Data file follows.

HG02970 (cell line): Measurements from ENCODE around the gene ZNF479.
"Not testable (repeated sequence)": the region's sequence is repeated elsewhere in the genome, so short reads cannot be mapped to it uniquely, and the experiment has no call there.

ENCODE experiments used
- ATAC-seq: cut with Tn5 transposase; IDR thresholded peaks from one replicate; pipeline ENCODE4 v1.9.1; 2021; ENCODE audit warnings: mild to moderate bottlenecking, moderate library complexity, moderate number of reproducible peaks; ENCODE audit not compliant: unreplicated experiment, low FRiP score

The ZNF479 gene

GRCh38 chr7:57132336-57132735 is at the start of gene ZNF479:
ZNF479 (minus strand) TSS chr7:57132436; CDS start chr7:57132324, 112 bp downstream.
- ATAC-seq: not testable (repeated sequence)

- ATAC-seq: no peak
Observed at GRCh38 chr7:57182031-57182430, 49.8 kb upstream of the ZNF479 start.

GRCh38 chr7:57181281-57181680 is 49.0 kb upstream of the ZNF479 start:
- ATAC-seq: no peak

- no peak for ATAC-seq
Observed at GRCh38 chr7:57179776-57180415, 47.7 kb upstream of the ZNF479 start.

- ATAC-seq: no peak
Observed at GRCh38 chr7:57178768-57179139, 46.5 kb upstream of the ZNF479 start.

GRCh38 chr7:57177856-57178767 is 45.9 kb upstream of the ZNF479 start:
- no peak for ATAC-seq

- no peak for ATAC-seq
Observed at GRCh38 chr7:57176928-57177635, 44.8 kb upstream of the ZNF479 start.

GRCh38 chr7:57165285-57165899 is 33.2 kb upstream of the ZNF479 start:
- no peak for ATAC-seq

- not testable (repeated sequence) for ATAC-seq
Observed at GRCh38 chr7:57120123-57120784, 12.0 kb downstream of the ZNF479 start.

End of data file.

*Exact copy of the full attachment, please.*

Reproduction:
HG02970 (cell line): Measurements from ENCODE around the gene ZNF479.
"Not testable (repeated sequence)": the region's sequence is repeated elsewhere in the genome, so short reads cannot be mapped to it uniquely, and the experiment has no call there.

ENCODE experiments used
- ATAC-seq: cut with Tn5 transposase; IDR thresholded peaks from one replicate; pipeline ENCODE4 v1.9.1; 2021; ENCODE audit warnings: mild to moderate bottlenecking, moderate library complexity, moderate number of reproducible peaks; ENCODE audit not compliant: unreplicated experiment, low FRiP score

The ZNF479 gene

GRCh38 chr7:57132336-57132735 is at the start of gene ZNF479:
ZNF479 (minus strand) TSS chr7:57132436; CDS start chr7:57132324, 112 bp downstream.
- ATAC-seq: not testable (repeated sequence)

- ATAC-seq: no peak
Observed at GRCh38 chr7:57182031-57182430, 49.8 kb upstream of the ZNF479 start.

GRCh38 chr7:57181281-57181680 is 49.0 kb upstream of the ZNF479 start:
- ATAC-seq: no peak

- no peak for ATAC-seq
Observed at GRCh38 chr7:57179776-57180415, 47.7 kb upstream of the ZNF479 start.

- ATAC-seq: no peak
Observed at GRCh38 chr7:57178768-57179139, 46.5 kb upstream of the ZNF479 start.

GRCh38 chr7:57177856-57178767 is 45.9 kb upstream of the ZNF479 start:
- no peak for ATAC-seq

- no peak for ATAC-seq
Observed at GRCh38 chr7:57176928-57177635, 44.8 kb upstream of the ZNF479 start.

GRCh38 chr7:57165285-57165899 is 33.2 kb upstream of the ZNF479 start:
- no peak for ATAC-seq

- not testable (repeated sequence) for ATAC-seq
Observed at GRCh38 chr7:57120123-57120784, 12.0 kb downstream of the ZNF479 start.